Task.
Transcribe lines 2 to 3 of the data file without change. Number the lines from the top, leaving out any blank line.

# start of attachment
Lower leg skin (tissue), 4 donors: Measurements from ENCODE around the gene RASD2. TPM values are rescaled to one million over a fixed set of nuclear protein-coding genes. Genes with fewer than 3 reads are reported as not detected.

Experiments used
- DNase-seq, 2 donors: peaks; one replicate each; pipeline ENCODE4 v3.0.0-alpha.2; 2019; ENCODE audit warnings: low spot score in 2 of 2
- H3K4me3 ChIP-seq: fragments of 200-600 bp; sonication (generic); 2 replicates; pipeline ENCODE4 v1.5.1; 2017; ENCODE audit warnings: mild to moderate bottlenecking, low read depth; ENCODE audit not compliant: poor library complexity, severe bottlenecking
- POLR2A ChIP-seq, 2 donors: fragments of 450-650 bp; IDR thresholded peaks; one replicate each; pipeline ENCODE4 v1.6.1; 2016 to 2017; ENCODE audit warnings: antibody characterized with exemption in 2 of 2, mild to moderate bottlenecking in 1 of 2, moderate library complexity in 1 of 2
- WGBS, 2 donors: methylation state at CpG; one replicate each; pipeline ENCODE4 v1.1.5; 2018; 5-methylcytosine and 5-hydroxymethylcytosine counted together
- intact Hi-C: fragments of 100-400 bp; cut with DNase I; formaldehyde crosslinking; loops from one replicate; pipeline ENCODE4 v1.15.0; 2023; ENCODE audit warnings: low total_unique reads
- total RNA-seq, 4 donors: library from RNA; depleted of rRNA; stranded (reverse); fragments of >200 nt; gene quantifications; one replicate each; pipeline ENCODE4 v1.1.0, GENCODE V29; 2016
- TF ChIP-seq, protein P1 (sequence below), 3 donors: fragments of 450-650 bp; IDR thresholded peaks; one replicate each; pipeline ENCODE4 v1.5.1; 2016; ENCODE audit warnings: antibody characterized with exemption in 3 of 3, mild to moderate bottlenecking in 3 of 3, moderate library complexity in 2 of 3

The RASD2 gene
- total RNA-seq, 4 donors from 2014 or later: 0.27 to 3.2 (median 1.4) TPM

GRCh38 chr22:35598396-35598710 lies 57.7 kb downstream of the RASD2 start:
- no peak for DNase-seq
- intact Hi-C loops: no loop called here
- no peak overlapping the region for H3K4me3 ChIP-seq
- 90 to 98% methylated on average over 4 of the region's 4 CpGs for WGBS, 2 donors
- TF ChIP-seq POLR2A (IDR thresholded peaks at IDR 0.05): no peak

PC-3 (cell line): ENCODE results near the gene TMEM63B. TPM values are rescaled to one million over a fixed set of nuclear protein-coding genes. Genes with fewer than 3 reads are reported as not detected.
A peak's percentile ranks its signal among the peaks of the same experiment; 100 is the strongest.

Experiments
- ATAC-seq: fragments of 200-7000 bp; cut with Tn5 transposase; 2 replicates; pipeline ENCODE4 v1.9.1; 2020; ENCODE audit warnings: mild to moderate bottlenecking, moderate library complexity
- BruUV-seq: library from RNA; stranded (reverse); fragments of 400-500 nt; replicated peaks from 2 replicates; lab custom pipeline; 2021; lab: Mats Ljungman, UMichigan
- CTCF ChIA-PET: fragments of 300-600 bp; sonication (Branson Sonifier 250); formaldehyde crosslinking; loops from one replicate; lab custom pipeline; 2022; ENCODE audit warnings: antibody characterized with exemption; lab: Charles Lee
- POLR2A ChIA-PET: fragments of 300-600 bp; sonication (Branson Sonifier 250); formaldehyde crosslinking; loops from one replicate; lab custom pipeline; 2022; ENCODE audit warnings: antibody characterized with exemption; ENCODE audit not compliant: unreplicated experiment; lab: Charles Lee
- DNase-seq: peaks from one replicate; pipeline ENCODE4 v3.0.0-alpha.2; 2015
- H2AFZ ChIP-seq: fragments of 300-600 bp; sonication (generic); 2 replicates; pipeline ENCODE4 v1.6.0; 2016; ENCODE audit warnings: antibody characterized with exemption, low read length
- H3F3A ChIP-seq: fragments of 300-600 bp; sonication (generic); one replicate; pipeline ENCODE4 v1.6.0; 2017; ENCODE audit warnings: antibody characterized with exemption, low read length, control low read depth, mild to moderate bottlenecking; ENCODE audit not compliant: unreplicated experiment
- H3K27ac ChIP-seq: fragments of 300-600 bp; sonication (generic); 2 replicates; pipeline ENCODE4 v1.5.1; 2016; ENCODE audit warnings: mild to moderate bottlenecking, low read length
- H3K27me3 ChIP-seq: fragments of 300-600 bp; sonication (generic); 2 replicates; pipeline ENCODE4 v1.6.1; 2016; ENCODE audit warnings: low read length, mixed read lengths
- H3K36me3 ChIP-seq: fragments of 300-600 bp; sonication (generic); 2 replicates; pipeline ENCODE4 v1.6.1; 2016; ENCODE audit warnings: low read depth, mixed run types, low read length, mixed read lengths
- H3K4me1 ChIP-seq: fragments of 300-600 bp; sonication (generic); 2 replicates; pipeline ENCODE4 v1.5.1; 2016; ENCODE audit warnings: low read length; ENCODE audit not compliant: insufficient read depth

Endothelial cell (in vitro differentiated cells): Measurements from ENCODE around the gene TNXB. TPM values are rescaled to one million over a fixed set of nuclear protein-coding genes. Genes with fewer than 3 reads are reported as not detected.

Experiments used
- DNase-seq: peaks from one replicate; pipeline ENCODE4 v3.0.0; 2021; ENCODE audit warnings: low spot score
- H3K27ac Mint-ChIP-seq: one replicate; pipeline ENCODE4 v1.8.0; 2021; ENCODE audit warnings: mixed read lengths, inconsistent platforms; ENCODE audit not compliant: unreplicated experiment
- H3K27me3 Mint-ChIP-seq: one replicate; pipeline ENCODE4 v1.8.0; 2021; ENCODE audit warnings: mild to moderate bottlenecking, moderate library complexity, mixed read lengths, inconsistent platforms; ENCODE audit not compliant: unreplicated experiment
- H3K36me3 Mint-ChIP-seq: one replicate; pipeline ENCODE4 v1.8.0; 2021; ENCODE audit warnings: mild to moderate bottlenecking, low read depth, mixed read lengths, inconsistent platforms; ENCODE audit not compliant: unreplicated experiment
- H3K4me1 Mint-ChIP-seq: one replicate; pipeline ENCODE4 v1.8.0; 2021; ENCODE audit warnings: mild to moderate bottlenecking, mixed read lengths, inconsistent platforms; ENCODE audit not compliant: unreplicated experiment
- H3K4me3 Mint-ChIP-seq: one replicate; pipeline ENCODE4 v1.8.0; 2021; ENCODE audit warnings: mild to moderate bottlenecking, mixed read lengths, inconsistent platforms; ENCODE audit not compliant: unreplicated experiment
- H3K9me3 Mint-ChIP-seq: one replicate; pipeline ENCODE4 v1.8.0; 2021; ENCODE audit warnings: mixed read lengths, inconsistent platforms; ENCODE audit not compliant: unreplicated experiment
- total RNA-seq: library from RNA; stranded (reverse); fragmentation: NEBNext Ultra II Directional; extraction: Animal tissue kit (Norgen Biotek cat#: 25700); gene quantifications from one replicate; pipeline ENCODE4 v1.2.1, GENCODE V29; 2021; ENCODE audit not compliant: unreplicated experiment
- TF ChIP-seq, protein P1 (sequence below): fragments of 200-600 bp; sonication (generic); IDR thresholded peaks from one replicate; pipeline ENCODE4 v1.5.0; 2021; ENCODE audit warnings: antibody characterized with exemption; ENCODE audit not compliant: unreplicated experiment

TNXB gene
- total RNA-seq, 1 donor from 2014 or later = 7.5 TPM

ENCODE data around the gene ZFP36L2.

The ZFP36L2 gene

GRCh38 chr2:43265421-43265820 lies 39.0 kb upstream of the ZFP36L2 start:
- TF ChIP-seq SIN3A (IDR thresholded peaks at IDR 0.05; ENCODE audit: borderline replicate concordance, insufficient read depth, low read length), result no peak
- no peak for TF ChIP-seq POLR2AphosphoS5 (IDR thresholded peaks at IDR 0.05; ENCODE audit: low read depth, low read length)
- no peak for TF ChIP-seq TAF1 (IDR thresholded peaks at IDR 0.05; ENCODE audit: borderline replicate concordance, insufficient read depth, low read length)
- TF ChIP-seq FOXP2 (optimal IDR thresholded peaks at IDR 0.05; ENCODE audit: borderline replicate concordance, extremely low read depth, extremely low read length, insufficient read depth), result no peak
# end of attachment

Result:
Experiments used
- DNase-seq, 2 donors: peaks; one replicate each; pipeline ENCODE4 v3.0.0-alpha.2; 2019; ENCODE audit warnings: low spot score in 2 of 2